As a result there was something of a tradition amongst railway companies to seek to eliminate, or at least greatly reduce the number of PO wagons they had to deal with. The Midland Railway had a serious go at buying all the private owners out, offering their own wagons for lease at favourable rates, but the task proved impossible. The GWR's Felix Pole twenty ton coal wagons were similarly aggressively marketed, these also required a lot less siding space than the old eight and ten ton PO stock, which contributed to the potential savings for the railway company. Tradition, aspects of the legislation appertaining to PO wagons and some operational advantages meant that the PO wagon resisted all these moves. Only in the North East did the provision of coal carrying stock favour the railway owned wagons, but this was by virtue of the railways (notably the NER) investing in high capacity hopper wagons and purpose built 'coal drops' to which these could be operated.

During the Second World War the government requisitioned all the PO coal wagons and any other not particularly specialised PO rolling stock. These were then pooled and their owners paid a set fee to offset their losses. After the war much of this stock was seriously worn out and with the formation of British Railways it was decided to eliminate the PO wagon from the railways (other than for specialised stock such as rail tanks). All the PO coal wagons were bought, including those built in the later war years and immediately after. In the 1950's all the older ex PO stock and any with grease axle boxes were hauled away and burned to get rid of them.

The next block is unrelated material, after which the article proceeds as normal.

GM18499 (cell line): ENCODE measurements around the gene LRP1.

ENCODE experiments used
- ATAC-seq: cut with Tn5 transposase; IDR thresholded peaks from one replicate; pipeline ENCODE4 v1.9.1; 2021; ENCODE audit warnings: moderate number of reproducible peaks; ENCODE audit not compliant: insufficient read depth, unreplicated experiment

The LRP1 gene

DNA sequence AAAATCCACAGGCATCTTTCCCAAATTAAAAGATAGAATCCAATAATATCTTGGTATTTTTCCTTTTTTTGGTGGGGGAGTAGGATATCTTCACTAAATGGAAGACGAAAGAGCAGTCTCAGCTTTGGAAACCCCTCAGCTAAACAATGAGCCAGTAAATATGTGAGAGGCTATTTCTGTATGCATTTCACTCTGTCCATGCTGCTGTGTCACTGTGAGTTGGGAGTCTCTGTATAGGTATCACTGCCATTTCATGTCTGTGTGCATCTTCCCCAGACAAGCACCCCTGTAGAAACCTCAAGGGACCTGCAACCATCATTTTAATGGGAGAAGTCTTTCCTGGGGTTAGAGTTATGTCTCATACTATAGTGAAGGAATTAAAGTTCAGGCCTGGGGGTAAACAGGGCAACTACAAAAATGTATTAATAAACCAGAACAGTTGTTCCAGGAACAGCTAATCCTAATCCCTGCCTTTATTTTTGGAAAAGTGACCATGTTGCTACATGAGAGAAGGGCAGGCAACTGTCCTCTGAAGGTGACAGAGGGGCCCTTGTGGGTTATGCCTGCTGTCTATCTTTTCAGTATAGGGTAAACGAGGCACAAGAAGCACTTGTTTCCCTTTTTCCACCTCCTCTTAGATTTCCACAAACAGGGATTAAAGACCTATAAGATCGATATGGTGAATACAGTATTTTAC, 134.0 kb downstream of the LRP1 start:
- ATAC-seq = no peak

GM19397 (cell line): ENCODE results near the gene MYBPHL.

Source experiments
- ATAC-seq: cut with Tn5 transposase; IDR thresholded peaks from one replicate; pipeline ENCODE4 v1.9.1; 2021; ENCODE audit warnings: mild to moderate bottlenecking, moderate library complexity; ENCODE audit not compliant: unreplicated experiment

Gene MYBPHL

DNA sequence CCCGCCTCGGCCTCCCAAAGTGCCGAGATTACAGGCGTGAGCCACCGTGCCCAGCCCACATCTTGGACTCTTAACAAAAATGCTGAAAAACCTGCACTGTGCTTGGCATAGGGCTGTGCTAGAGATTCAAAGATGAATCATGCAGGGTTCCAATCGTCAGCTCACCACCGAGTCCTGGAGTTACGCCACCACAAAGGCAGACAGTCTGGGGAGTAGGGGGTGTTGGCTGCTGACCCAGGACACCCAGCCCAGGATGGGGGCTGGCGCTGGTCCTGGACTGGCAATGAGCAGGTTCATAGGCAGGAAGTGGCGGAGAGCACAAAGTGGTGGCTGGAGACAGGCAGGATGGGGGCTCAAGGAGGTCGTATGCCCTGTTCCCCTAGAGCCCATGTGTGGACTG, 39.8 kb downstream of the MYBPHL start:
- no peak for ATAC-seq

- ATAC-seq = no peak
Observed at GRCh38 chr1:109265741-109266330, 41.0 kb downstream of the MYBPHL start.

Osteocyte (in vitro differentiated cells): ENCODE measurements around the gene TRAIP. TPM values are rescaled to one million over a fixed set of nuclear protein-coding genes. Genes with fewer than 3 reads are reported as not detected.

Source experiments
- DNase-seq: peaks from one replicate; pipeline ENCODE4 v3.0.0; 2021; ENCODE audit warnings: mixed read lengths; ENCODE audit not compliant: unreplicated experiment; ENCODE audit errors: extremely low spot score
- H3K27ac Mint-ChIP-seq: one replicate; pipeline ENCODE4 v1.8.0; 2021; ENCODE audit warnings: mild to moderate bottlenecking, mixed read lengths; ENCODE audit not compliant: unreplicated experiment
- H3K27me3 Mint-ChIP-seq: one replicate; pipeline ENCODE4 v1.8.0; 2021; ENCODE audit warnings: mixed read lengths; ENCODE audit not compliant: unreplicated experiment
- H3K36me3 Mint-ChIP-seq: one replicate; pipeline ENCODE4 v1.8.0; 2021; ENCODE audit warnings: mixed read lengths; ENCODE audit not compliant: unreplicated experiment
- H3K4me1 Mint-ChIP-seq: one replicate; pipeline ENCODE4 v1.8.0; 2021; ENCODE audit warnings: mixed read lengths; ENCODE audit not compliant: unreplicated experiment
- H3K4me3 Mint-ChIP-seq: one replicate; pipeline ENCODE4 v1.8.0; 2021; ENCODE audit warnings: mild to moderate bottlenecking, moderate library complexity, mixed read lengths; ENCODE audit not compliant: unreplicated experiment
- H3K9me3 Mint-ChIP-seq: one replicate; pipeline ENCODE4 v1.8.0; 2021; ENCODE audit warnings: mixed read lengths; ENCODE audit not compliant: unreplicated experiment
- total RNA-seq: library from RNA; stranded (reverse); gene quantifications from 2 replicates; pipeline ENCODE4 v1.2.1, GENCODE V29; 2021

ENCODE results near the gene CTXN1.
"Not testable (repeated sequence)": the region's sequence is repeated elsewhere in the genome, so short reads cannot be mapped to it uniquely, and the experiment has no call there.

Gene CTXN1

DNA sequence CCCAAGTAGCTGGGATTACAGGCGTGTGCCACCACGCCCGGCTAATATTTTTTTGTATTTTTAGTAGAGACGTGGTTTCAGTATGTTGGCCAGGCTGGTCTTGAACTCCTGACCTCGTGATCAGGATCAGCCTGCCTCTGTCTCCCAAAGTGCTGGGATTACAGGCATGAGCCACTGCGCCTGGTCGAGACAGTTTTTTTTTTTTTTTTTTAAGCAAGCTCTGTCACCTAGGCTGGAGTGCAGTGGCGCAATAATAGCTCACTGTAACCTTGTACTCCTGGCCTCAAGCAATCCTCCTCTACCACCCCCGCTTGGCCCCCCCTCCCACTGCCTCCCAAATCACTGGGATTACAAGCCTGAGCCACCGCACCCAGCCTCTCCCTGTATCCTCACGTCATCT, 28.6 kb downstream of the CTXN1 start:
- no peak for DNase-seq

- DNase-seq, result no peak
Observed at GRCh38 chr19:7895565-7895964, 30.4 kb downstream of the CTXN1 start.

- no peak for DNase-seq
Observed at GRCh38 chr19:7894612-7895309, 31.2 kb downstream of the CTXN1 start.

For a time after the war PO wagons then remained something of a rarity, other than for specialised traffic, one exception being the small number of privately owned wagons operating from the continent via the train ferry services.

Not all railway wagons in non private livery were owned by the company who's name appeared on the side. Before the second world war special block-loads were occasionally run usually for seasonal goods. For example blanket firms tended to build up a stock during the summer, these were then dispatched in a single train to the towns ready for the Autumn. On these trains it was not unknown for a tarpaulin or board, painted to advertise the product or its destination, to be fastened to the side of the vans.

In the 1940's and 50's a company called Fry's had a fleet of 150 or so British Railways wagons painted in their livery, unfortunately I am not sure if this was Fry's chocolate or Fry's tea (the tea firm definitely used rail transport).

More common, where a firm had railway company wagons reserved for their use, was a simple 'Return To . . . .' notice, usually above the standard markings in the lower left or right of the body side. On coaching stock a common practice on these reserved vehicles was to fit simple boards on the roof similar to the destination headboards fitted to some passenger stock. Some vehicles with these boards also had a notice painted on the side stating the stock was to work between the factory and a set destination. A pre-war example of this being the GWR Siphon F's and C's used for Harris's sausages from Colne in Lancashire to Newcastle.

BR owned all the former railway company wagon works and tried building stock for leasing to customers, their first effort was a fleet of chemical tank wagons, but by this time the railways were in financial trouble, the massive government investment had not paid off and by the later 1960's BR were actively discouraged from buying new rolling stock. The original legislation regarding PO stock remained on the books and private companies began to offer PO wagons for purchase or hire.

By the early 1970's the wagon builders were competing for this trade and the number of PO wagons types proliferated. These wagons were however being marketed as being in some way preferable to the BR stock, often featuring innovative designs and always built to the highest standards to allow high speed transit. BRT converted some redundant VDA vans in the early 1970's, fitting them with sides made up of four quarter length sliding doors (the central pair being set out to clear the end pair) and painting them in standard BRT blue. Campbell's Soups hired these vans and in 18981 some were rebuilt with canvass curtain sides which bore the colourful Campbell's soup livery. I believe the Campbell's soup vans were run in standard Speedlink services.